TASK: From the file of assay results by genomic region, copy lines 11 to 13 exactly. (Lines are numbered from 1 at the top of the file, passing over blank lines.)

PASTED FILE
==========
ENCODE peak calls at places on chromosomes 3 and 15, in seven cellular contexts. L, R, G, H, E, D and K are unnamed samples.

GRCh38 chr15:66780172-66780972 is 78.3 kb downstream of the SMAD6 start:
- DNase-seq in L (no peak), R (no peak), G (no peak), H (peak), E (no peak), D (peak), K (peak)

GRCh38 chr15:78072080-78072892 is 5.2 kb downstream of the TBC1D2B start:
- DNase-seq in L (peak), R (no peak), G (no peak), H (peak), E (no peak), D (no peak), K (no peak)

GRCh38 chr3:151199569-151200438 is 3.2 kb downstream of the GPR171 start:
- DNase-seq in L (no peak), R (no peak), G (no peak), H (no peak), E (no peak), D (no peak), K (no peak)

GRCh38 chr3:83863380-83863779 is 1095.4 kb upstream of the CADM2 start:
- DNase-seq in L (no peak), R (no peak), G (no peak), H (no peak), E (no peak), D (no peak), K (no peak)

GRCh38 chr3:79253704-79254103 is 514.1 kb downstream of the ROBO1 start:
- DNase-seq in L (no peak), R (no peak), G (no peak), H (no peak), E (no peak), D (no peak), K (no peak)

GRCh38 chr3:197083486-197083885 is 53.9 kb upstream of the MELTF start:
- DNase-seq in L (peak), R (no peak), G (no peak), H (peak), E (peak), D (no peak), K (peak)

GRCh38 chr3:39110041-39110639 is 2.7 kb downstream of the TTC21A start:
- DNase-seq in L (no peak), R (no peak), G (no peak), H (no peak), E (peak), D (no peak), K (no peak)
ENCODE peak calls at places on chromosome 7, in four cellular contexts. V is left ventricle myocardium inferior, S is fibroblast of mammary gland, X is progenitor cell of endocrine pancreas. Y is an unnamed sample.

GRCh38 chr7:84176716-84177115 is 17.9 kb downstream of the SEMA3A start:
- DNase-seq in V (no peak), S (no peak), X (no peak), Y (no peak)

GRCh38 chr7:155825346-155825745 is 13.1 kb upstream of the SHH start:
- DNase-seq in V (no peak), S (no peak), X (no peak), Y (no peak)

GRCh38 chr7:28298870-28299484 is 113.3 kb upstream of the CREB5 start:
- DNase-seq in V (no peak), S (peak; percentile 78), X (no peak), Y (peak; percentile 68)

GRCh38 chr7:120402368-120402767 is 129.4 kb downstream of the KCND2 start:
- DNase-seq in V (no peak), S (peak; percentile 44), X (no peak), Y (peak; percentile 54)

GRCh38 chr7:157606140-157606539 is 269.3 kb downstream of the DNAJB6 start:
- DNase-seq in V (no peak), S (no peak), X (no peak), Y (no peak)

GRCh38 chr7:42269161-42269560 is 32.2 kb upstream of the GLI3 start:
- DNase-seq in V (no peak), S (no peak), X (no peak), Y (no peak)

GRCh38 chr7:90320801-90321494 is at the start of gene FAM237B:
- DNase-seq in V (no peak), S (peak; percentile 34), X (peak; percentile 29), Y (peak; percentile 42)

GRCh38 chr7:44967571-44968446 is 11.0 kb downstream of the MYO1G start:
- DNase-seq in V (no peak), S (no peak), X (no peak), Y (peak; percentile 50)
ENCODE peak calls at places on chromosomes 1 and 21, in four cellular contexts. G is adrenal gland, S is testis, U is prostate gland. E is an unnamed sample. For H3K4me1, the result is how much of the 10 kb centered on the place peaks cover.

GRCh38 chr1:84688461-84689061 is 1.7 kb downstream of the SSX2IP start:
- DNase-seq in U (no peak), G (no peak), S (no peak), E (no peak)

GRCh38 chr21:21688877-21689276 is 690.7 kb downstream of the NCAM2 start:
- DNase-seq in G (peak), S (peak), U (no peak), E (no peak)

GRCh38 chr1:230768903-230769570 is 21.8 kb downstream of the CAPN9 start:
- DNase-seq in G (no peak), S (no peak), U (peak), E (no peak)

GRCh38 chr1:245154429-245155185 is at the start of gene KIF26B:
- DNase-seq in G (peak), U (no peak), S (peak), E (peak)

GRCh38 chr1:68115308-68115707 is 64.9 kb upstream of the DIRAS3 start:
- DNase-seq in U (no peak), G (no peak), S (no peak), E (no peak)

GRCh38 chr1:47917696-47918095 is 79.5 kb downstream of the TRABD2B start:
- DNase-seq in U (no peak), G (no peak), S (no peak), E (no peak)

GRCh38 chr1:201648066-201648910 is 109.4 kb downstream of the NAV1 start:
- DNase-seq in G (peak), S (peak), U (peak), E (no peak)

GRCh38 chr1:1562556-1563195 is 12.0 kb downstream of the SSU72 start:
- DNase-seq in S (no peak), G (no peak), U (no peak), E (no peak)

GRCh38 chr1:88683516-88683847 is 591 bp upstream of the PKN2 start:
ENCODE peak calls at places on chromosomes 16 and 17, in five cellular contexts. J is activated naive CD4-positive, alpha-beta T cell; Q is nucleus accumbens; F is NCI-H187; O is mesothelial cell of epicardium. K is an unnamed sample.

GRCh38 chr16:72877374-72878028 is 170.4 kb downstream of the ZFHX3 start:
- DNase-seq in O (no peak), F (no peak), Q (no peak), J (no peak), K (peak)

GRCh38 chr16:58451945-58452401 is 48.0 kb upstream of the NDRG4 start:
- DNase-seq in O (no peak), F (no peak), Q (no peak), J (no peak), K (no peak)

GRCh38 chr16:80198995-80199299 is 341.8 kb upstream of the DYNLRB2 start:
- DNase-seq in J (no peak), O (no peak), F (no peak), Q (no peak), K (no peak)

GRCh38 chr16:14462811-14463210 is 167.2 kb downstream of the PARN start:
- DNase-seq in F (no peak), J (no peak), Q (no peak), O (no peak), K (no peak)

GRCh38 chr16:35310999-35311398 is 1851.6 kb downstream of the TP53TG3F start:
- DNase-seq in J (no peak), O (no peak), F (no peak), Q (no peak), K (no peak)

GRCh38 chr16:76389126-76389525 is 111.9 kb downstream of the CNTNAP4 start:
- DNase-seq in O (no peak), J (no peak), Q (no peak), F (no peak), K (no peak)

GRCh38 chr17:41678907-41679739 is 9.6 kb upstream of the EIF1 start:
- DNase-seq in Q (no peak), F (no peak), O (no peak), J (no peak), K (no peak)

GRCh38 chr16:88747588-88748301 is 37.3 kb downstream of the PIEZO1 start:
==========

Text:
- DNase-seq in L (no peak), R (no peak), G (no peak), H (no peak), E (no peak), D (no peak), K (no peak)

GRCh38 chr3:197083486-197083885 is 53.9 kb upstream of the MELTF start:
- DNase-seq in L (peak), R (no peak), G (no peak), H (peak), E (peak), D (no peak), K (peak)